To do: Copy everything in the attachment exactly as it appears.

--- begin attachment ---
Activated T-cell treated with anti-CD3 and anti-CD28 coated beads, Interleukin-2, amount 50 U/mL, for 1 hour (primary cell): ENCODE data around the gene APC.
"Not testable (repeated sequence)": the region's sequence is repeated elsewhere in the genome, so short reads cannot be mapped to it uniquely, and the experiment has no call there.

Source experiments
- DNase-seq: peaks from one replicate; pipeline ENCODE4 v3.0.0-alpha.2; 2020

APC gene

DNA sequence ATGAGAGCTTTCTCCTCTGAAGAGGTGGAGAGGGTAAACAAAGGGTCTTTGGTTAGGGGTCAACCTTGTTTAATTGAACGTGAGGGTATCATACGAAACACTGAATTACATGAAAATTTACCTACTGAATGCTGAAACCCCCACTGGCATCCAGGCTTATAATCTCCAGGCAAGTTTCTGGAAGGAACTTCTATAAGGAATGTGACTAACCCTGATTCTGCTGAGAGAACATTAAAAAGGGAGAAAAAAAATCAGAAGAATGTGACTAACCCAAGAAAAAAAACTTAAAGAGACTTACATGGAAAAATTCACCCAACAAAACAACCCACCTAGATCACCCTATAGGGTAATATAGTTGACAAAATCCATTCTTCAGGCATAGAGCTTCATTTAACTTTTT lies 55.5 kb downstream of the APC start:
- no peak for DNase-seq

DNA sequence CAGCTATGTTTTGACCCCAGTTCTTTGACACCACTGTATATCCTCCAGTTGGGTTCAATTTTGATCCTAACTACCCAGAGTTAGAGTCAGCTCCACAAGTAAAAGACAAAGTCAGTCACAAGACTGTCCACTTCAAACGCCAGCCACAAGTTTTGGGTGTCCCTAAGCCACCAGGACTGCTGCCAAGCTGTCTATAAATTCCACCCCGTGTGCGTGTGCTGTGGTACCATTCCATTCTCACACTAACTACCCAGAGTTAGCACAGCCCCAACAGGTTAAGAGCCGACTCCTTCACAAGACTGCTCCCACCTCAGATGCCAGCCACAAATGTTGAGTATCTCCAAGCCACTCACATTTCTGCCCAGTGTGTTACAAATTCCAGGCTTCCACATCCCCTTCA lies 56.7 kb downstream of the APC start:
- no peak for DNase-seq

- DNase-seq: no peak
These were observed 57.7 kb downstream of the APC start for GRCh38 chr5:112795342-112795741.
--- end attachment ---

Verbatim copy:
Activated T-cell treated with anti-CD3 and anti-CD28 coated beads, Interleukin-2, amount 50 U/mL, for 1 hour (primary cell): ENCODE data around the gene APC.
"Not testable (repeated sequence)": the region's sequence is repeated elsewhere in the genome, so short reads cannot be mapped to it uniquely, and the experiment has no call there.

Source experiments
- DNase-seq: peaks from one replicate; pipeline ENCODE4 v3.0.0-alpha.2; 2020

APC gene

DNA sequence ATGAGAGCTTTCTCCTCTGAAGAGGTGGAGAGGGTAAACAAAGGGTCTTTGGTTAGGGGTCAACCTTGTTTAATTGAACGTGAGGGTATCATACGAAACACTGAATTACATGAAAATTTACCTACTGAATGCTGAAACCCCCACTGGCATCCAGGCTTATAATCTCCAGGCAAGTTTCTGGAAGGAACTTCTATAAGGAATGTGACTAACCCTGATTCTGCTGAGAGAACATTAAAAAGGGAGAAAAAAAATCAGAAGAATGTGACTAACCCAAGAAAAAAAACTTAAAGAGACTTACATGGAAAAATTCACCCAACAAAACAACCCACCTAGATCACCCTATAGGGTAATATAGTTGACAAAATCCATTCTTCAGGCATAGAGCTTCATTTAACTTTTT lies 55.5 kb downstream of the APC start:
- no peak for DNase-seq

DNA sequence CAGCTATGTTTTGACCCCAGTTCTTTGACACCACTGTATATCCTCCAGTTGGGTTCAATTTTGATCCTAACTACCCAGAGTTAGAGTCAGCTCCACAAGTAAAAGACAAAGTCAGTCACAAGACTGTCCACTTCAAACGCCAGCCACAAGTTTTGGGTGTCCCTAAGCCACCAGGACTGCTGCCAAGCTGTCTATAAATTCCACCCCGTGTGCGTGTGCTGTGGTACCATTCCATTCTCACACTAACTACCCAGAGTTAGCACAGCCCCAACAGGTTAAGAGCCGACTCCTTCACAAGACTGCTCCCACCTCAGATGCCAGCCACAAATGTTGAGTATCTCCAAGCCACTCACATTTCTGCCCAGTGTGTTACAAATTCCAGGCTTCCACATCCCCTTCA lies 56.7 kb downstream of the APC start:
- no peak for DNase-seq

- DNase-seq: no peak
These were observed 57.7 kb downstream of the APC start for GRCh38 chr5:112795342-112795741.